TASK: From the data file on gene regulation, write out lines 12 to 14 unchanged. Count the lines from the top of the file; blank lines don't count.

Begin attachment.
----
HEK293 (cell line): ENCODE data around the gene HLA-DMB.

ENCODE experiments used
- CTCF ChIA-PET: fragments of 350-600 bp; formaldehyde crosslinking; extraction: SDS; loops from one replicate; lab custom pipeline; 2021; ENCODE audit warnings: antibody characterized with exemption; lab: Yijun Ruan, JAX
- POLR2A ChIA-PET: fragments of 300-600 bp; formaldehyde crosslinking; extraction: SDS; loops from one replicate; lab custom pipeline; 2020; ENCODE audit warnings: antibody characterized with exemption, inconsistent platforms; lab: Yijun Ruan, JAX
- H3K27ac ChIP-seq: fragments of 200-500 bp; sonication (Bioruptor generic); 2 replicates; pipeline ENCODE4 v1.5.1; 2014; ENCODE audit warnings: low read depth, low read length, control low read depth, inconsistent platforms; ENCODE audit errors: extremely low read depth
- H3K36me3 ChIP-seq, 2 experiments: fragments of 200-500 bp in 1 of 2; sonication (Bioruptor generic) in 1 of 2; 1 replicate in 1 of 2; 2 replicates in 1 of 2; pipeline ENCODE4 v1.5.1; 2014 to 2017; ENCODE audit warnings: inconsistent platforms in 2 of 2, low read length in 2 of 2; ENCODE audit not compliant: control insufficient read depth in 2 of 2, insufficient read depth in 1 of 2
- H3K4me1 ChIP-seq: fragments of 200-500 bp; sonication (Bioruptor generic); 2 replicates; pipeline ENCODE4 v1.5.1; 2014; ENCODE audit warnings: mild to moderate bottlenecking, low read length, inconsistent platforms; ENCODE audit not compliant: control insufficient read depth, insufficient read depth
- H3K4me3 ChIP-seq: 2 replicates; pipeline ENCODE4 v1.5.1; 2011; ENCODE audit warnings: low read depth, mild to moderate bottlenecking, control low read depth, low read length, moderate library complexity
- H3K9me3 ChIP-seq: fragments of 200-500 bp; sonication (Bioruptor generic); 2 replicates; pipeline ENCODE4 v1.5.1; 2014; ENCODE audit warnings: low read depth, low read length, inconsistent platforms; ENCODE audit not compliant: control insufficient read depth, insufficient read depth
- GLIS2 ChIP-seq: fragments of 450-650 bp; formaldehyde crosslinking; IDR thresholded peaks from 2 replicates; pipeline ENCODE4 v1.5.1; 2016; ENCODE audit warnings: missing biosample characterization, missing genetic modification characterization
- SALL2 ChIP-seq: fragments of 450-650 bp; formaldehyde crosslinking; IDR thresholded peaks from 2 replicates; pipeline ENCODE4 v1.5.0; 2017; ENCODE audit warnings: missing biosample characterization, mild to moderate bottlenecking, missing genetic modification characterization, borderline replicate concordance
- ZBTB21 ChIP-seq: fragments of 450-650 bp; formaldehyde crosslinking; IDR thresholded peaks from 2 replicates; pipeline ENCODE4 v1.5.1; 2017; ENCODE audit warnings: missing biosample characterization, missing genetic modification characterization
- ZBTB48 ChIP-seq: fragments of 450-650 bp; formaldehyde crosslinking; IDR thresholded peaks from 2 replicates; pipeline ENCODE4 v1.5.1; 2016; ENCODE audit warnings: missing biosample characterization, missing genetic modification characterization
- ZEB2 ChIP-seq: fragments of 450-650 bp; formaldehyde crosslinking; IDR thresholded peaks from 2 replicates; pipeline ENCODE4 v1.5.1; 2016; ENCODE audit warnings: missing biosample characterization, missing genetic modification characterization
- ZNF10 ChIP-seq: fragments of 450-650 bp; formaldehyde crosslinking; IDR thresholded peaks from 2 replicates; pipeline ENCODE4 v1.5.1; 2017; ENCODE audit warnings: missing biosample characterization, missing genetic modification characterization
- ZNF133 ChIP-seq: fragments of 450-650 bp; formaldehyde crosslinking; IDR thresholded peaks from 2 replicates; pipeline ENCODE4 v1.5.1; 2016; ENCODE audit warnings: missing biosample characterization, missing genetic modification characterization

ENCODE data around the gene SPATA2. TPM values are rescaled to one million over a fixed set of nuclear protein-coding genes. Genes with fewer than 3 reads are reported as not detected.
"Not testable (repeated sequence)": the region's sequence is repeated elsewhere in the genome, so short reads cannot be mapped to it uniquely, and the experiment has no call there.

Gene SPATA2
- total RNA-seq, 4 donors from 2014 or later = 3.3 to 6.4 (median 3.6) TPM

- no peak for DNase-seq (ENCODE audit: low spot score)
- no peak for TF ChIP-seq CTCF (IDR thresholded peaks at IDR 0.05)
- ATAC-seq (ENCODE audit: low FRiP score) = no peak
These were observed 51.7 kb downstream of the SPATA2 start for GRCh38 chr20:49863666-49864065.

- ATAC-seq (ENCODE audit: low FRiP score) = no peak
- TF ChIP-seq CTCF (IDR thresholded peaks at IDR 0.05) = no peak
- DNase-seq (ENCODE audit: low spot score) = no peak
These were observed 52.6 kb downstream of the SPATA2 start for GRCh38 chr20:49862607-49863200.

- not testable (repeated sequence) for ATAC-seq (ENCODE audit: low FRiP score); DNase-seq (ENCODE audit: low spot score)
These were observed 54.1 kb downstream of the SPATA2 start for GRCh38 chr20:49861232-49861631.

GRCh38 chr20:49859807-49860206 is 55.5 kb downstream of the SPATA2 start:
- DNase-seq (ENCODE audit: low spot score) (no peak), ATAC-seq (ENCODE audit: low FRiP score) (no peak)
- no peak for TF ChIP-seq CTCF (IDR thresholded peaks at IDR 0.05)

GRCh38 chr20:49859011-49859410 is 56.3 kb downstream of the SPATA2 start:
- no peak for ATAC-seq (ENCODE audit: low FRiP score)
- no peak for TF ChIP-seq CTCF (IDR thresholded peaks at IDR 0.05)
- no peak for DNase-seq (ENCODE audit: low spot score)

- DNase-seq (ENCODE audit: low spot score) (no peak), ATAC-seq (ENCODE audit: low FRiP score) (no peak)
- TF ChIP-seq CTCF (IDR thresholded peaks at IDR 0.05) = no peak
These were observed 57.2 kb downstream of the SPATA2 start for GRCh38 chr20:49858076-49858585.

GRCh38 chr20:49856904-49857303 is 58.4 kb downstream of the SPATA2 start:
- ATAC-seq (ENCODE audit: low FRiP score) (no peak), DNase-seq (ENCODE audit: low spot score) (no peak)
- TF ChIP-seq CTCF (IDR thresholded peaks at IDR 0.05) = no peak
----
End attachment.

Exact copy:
- ZBTB21 ChIP-seq: fragments of 450-650 bp; formaldehyde crosslinking; IDR thresholded peaks from 2 replicates; pipeline ENCODE4 v1.5.1; 2017; ENCODE audit warnings: missing biosample characterization, missing genetic modification characterization
- ZBTB48 ChIP-seq: fragments of 450-650 bp; formaldehyde crosslinking; IDR thresholded peaks from 2 replicates; pipeline ENCODE4 v1.5.1; 2016; ENCODE audit warnings: missing biosample characterization, missing genetic modification characterization
- ZEB2 ChIP-seq: fragments of 450-650 bp; formaldehyde crosslinking; IDR thresholded peaks from 2 replicates; pipeline ENCODE4 v1.5.1; 2016; ENCODE audit warnings: missing biosample characterization, missing genetic modification characterization